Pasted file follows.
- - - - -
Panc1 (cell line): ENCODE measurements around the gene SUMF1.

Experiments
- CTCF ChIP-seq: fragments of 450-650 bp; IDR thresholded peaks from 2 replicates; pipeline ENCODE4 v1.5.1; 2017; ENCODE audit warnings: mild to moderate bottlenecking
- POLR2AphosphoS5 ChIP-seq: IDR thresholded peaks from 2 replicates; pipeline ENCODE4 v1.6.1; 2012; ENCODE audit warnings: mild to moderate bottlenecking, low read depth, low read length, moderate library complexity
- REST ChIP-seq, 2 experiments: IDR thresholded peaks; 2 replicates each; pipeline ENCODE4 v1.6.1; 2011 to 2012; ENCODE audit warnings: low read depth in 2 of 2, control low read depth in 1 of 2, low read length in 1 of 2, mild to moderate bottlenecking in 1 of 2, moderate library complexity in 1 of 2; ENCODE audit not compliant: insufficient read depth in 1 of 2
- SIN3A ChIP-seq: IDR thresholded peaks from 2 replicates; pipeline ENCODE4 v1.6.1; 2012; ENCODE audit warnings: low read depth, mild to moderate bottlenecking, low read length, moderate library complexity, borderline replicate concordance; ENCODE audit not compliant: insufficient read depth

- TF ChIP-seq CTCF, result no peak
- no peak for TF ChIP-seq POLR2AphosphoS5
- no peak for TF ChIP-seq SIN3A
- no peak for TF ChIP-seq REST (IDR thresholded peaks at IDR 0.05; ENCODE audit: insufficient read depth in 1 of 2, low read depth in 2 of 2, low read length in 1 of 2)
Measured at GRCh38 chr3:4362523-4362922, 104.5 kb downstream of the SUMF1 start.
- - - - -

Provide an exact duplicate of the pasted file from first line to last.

Panc1 (cell line): ENCODE measurements around the gene SUMF1.

Experiments
- CTCF ChIP-seq: fragments of 450-650 bp; IDR thresholded peaks from 2 replicates; pipeline ENCODE4 v1.5.1; 2017; ENCODE audit warnings: mild to moderate bottlenecking
- POLR2AphosphoS5 ChIP-seq: IDR thresholded peaks from 2 replicates; pipeline ENCODE4 v1.6.1; 2012; ENCODE audit warnings: mild to moderate bottlenecking, low read depth, low read length, moderate library complexity
- REST ChIP-seq, 2 experiments: IDR thresholded peaks; 2 replicates each; pipeline ENCODE4 v1.6.1; 2011 to 2012; ENCODE audit warnings: low read depth in 2 of 2, control low read depth in 1 of 2, low read length in 1 of 2, mild to moderate bottlenecking in 1 of 2, moderate library complexity in 1 of 2; ENCODE audit not compliant: insufficient read depth in 1 of 2
- SIN3A ChIP-seq: IDR thresholded peaks from 2 replicates; pipeline ENCODE4 v1.6.1; 2012; ENCODE audit warnings: low read depth, mild to moderate bottlenecking, low read length, moderate library complexity, borderline replicate concordance; ENCODE audit not compliant: insufficient read depth

- TF ChIP-seq CTCF, result no peak
- no peak for TF ChIP-seq POLR2AphosphoS5
- no peak for TF ChIP-seq SIN3A
- no peak for TF ChIP-seq REST (IDR thresholded peaks at IDR 0.05; ENCODE audit: insufficient read depth in 1 of 2, low read depth in 2 of 2, low read length in 1 of 2)
Measured at GRCh38 chr3:4362523-4362922, 104.5 kb downstream of the SUMF1 start.